Rare Medieval 9th-10th century Jewish Khazar Saddle Stirrups

Rare Medieval 9th-10th century Jewish Khazar Saddle Stirrups

SKU: E815

A pair of rare medieval, 9th-10th century, Khazar stirrups entirely hand forged from a single piece of thick, solid iron. Each of arched form, with a convex foot pad, and surmounted at the top with a shaped finial pierced with a slot to receive a suspension strap.

REFERENCES: A pair of alike Khazar stirrups are in the collation of the The State Hermitage Museum in St. Petersburg, Russia.

Also, The British Museum has a pair of similar Khazar stirrups which are described as dating from the 9th -10th century, & coming from the Saltovo-Mayaki Khazar culture in Bielowodsk, Russia. Please see the last two pictures attached to the listing.

We will provide the buyer with photocopies of the stirrups from these two museums, together with a certificate of authenticity.

CONDITION: In Excavated condition, corroded, particularly the foot pad, but overall complete and sound. Rust has been professionally removed. Considering its age to be over 1000 years, the stirrups are in good condition.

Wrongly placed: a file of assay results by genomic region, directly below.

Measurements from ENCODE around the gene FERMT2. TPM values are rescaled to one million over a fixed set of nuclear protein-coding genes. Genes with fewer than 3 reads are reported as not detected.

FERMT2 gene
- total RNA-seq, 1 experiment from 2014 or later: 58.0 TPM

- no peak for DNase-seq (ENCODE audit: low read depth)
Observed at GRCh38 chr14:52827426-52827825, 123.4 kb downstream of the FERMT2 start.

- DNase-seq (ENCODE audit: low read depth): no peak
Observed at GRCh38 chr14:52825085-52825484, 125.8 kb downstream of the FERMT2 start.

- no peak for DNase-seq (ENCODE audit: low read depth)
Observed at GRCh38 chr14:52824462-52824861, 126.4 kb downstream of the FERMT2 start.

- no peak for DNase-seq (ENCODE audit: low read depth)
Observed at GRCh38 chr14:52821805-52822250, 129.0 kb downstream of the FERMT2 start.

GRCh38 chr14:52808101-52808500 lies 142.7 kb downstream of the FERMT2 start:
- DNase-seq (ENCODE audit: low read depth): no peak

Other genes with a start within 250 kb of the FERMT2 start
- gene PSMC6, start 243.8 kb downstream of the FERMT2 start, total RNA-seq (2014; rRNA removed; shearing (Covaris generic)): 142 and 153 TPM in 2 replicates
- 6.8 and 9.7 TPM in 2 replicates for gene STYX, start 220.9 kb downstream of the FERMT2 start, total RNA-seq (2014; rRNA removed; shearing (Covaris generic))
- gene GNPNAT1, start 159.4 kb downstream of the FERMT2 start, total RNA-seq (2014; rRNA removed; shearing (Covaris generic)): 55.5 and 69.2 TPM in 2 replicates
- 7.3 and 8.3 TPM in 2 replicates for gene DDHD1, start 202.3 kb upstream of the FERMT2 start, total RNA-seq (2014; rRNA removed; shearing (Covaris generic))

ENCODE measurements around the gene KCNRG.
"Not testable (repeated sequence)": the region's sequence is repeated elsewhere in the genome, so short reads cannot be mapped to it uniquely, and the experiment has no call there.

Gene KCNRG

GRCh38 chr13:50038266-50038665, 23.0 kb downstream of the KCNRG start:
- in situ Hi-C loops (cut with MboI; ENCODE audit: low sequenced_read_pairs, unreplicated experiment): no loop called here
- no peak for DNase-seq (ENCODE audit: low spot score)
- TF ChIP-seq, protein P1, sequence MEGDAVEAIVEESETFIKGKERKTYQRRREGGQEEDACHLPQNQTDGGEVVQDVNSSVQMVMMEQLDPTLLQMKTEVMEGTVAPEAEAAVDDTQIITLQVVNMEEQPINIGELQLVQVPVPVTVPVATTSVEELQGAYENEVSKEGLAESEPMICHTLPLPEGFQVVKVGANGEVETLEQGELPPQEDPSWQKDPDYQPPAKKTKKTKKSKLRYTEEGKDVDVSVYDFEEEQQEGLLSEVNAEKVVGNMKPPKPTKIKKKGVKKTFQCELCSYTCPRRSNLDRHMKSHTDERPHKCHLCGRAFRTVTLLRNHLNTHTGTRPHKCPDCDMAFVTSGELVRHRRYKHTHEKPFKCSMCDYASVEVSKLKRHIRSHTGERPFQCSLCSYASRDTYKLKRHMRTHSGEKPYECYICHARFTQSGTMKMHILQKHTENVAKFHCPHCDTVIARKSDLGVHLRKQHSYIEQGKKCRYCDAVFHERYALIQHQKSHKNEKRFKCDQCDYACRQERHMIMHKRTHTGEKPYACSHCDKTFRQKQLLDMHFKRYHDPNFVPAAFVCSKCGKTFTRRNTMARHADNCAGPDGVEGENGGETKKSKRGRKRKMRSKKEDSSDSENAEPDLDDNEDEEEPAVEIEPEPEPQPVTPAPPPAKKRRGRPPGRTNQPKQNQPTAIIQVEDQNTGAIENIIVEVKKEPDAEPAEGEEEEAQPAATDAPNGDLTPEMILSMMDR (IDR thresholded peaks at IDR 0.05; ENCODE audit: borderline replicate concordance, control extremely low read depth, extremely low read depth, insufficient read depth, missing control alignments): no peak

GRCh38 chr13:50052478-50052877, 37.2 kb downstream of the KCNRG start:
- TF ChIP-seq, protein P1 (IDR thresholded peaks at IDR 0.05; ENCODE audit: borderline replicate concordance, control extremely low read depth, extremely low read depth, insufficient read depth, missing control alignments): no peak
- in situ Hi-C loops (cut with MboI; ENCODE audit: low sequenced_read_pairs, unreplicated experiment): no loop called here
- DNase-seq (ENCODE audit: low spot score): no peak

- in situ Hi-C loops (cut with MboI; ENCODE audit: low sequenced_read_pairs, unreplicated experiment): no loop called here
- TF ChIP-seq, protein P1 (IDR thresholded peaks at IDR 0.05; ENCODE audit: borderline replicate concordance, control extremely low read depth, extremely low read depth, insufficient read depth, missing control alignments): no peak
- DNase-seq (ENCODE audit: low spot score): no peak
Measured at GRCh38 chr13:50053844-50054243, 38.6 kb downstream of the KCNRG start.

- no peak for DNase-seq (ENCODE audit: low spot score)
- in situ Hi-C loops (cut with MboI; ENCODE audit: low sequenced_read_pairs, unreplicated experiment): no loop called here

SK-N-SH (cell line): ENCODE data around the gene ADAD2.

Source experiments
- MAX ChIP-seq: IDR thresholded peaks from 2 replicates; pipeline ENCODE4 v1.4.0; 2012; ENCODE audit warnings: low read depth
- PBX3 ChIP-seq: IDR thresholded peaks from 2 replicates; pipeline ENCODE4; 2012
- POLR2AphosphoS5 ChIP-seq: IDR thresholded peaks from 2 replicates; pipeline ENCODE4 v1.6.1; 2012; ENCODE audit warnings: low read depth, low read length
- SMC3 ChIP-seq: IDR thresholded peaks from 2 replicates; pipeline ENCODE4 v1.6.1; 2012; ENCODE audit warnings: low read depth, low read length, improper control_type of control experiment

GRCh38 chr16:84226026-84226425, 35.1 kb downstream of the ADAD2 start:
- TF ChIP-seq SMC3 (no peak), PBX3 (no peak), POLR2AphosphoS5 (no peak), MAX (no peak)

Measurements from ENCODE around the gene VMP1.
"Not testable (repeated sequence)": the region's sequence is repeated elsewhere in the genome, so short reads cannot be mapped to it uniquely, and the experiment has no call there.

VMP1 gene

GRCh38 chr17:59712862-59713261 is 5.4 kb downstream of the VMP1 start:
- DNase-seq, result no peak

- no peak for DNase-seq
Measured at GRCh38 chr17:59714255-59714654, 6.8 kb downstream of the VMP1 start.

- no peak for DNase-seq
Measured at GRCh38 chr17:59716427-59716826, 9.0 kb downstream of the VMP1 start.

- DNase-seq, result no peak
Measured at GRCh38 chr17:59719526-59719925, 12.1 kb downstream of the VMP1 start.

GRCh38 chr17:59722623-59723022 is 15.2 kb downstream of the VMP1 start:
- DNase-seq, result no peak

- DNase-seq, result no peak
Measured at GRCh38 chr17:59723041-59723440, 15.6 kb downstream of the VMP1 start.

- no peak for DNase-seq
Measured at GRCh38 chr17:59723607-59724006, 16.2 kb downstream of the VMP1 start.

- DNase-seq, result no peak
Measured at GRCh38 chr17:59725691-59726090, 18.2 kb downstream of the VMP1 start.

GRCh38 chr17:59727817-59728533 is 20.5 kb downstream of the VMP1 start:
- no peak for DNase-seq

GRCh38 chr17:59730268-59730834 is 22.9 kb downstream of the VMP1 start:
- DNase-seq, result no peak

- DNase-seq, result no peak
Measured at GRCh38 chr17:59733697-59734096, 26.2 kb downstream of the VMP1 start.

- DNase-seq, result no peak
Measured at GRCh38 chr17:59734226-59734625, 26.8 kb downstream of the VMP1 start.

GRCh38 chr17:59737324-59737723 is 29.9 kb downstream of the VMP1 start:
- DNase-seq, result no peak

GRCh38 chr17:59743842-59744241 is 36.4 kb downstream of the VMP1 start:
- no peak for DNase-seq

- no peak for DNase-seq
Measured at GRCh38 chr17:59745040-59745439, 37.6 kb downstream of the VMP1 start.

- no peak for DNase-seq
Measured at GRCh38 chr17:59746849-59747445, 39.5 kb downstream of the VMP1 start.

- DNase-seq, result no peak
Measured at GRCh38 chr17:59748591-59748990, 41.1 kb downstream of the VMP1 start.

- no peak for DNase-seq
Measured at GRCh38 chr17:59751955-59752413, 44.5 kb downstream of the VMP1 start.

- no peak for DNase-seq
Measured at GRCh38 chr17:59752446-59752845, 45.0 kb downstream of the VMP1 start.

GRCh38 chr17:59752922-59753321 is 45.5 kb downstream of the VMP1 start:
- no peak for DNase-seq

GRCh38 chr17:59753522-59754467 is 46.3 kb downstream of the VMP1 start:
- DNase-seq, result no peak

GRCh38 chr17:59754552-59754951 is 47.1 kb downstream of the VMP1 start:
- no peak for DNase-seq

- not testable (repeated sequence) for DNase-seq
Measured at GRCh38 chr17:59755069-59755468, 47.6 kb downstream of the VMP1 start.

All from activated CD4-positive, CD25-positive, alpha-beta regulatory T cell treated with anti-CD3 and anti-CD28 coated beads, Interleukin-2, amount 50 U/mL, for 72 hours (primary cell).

DIMENSIONS, approximately: Height: 19.5 cm (7.68 inches). Width: 10.5 cm (4.13 inches).

It is well known that, sometime in the eighth to ninth centuries, the Khazars, a warlike Turkic people, converted to Judaism in the 8th-9th century and ruled over a vast domain in what became southern Russia and Ukraine. At its maximum extent, the independent country of Khazaria included the geographic regions of southern Russia, northern Caucasus, eastern Ukraine, Crimea, western Kazakhstan, and northwestern Uzbekistan. Other Turkic groups such as the Sabirs and Bulgars came under Khazar jurisdiction during the 7th century. The Khazars forced some of the Bulgars (led by Asparukh) to move to modern-day Bulgaria, while other Bulgars fled to the upper Volga River region where the independent state of Volga Bulgharia was founded. The Khazars had their greatest power over other tribes in the 9th century, controlling eastern Slavs, Magyars, Pechenegs, Burtas, North Caucasian Huns, and other tribes and demanding tribute from them. What happened to them after the Russians destroyed that empire around the eleventh century has been a mystery. Many have speculated that the Khazars became the ancestors of Ashkenazi Jews.